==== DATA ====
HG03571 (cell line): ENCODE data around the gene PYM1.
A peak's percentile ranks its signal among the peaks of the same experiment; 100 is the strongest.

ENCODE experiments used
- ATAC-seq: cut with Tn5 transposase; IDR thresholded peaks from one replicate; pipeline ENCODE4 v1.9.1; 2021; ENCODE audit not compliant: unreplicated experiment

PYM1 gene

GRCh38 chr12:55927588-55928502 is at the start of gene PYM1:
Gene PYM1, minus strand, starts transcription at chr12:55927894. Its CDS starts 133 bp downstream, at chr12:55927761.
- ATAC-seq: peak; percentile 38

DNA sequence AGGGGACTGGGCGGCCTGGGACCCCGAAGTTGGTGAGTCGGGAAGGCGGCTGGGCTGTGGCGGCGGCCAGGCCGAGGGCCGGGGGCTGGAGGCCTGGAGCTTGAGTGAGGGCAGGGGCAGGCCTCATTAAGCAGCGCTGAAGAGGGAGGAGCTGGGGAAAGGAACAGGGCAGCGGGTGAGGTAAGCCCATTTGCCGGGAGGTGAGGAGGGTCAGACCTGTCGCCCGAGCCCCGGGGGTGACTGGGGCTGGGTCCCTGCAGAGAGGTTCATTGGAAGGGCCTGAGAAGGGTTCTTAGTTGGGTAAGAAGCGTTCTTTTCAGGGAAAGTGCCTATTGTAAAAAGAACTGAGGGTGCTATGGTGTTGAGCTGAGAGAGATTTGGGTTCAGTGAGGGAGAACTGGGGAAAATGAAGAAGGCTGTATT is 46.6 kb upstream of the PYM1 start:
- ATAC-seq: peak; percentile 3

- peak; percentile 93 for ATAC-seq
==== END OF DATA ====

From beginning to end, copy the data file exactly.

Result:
HG03571 (cell line): ENCODE data around the gene PYM1.
A peak's percentile ranks its signal among the peaks of the same experiment; 100 is the strongest.

ENCODE experiments used
- ATAC-seq: cut with Tn5 transposase; IDR thresholded peaks from one replicate; pipeline ENCODE4 v1.9.1; 2021; ENCODE audit not compliant: unreplicated experiment

PYM1 gene

GRCh38 chr12:55927588-55928502 is at the start of gene PYM1:
Gene PYM1, minus strand, starts transcription at chr12:55927894. Its CDS starts 133 bp downstream, at chr12:55927761.
- ATAC-seq: peak; percentile 38

DNA sequence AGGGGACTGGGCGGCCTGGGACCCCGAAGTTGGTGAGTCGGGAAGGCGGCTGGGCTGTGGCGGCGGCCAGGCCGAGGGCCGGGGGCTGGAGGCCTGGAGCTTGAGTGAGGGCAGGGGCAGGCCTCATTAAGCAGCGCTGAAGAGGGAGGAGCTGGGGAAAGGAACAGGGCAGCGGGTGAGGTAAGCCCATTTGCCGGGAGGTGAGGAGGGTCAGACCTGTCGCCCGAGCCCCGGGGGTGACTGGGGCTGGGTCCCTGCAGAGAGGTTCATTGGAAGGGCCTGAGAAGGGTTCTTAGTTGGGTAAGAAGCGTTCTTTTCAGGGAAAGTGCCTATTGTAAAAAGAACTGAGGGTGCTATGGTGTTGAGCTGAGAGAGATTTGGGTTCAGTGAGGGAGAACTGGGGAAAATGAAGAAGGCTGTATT is 46.6 kb upstream of the PYM1 start:
- ATAC-seq: peak; percentile 3

- peak; percentile 93 for ATAC-seq